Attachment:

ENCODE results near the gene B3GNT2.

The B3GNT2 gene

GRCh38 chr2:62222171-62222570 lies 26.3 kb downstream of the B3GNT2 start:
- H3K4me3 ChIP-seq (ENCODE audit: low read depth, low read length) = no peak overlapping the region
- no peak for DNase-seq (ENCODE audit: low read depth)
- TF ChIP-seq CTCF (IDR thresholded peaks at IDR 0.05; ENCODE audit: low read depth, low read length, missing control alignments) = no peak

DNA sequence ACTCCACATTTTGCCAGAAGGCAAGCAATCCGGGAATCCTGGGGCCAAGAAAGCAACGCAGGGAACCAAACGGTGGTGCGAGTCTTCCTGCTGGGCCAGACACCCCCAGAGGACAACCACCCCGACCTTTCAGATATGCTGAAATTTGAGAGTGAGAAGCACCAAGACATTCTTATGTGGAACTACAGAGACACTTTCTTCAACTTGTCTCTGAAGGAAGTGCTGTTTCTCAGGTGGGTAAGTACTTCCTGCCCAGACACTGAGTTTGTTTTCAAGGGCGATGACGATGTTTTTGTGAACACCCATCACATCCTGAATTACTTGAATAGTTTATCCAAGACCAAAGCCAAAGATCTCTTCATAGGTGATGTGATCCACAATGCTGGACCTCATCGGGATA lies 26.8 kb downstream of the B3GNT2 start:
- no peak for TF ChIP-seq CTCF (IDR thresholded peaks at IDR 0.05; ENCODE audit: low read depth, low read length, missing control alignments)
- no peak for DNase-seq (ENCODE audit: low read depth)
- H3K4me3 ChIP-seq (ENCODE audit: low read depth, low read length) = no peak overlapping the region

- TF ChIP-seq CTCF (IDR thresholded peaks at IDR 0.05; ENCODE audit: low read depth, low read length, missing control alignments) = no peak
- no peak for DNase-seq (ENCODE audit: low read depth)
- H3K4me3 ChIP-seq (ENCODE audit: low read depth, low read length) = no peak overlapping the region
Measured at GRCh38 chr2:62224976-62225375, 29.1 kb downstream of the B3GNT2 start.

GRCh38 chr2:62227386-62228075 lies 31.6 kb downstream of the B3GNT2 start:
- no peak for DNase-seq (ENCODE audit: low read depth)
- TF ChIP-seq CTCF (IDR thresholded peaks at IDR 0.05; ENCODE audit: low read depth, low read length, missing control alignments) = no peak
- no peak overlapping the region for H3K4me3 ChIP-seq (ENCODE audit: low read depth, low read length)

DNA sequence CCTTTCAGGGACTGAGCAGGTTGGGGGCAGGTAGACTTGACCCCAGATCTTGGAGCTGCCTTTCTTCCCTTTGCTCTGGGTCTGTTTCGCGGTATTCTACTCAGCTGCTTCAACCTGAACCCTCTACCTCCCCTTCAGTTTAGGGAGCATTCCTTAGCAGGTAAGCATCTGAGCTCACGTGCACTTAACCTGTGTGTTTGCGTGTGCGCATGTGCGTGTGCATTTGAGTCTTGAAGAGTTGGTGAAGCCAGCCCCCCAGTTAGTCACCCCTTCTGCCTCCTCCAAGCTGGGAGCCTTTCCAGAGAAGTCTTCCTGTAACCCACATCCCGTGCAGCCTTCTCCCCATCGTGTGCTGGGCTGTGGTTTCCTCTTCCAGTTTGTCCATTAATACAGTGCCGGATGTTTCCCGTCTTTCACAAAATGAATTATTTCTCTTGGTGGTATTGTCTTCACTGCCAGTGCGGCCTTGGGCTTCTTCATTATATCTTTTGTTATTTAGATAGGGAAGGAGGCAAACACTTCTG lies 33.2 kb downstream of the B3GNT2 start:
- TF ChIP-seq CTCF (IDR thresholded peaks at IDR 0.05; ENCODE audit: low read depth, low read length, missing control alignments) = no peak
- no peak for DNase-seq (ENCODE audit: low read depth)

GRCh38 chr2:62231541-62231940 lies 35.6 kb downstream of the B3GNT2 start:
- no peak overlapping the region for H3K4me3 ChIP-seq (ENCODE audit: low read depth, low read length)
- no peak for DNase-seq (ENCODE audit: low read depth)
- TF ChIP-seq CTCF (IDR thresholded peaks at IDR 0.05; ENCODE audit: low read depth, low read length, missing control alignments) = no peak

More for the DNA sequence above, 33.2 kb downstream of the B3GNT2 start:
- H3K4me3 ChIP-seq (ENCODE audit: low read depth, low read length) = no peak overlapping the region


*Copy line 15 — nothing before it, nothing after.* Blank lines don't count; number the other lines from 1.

GRCh38 chr2:62227386-62228075 lies 31.6 kb downstream of the B3GNT2 start: